A Brief Insight into Sport Psychology.


As the last six nations matches are today (the Wales v England match in particular) I thought I would have a look at Sport Psychology. In this article, posted in www.rookierugbyclub.com, Tim Goodenough outlined what he believes to be the crucial points for coaches to learn deeper mental skills and understanding of their sport.

Goal setting:
Goal setting is common for every team or athlete; however some goals create more pressure than focus, and some goals set up the team for failure. There is a way to do goal setting in a more effective way that creates buy-in from the players and creates a positive energy in the team. This style is interactive, fun and high energy.
Developing a high performance culture:
once your team goals are in place, what is the best way to ensure that the team gives itself the best chance of success whilst enjoying the process? What do you do with those who break the team’s rules or struggle to fit into the culture?

Learning how players learn:
As a coach one of your primary jobs is to teach, unfortunately telling or even showing an athlete something doesn’t mean that they have learnt it. Have they learnt it effectively enough to perform under pressure or apply the lessons to a related context? Sometimes you need to adapt your style to get more value.

Introduction to Mental Toughness 101:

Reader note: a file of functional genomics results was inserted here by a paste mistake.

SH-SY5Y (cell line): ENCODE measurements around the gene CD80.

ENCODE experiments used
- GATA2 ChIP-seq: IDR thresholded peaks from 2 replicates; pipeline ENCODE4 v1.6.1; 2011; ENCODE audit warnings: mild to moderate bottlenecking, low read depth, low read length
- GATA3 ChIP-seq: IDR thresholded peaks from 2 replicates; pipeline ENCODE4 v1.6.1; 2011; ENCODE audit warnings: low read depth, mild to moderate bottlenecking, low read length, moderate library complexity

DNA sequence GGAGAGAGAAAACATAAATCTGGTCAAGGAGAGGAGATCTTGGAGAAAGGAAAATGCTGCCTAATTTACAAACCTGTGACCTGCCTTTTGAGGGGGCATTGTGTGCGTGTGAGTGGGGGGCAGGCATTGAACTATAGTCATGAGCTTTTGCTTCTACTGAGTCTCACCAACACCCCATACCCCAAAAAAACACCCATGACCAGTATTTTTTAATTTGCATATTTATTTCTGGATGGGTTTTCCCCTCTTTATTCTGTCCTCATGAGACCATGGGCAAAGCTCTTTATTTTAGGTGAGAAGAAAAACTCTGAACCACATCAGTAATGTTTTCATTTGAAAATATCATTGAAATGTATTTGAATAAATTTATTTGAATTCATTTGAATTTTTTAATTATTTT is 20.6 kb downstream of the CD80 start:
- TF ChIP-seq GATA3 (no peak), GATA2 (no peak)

What do you need to know about mental toughness to ensure that you are developing mentally strong athletes on purpose with your style of coaching, rather than accidently or not at all?

Mental tools:
Teach your players the fundamental skills of letting go of mistakes and mentally warming up so that they are ready to play well more often.

The Being of Coaching:
The impact of who you are as a person has on your side’s performance and what to do about it. Do you understand what a significant impact your ability to be honest, be consistent and handle set-backs well has on your team? Understand how your character influences performance and what to do about it.

The Doing of Coaching:
Understanding the impacts of different communication and coaching styles and finding the right fit for you and your context. How much positive feedback versus negative feedback do you give – is your ratio effective for the age and maturity of your athletes? Do you have a high quality feedback technique and what is the impact of your style? Do you manage your energy (and touchline demeanor) well as a coach? If no, how do you shift this and why would you want to?

Jumping categories:
Teams often perform to their seeding or expectation, regardless of their talent or potential. “Small” schools lose against “big” schools. Teams in the middle of the log stay there, and teams that don’t win the trophy may make the final but seldom win it. We have developed category jump techniques and critical lessons that have played a part in the successes of the teams we have coached.

Managing parents:
Parents support and commitment is a vital ingredient to a successful youth side. However sometimes their involvement can become too much which is to the detriment of the team. Find out more about how to engage parents and pre-empt a lot of the challenges that may occur in a season.”

Written by: Tim Goodenough – rugbyIQ.com Mental Toughness Specialist
Original Artical.
Photograph Source.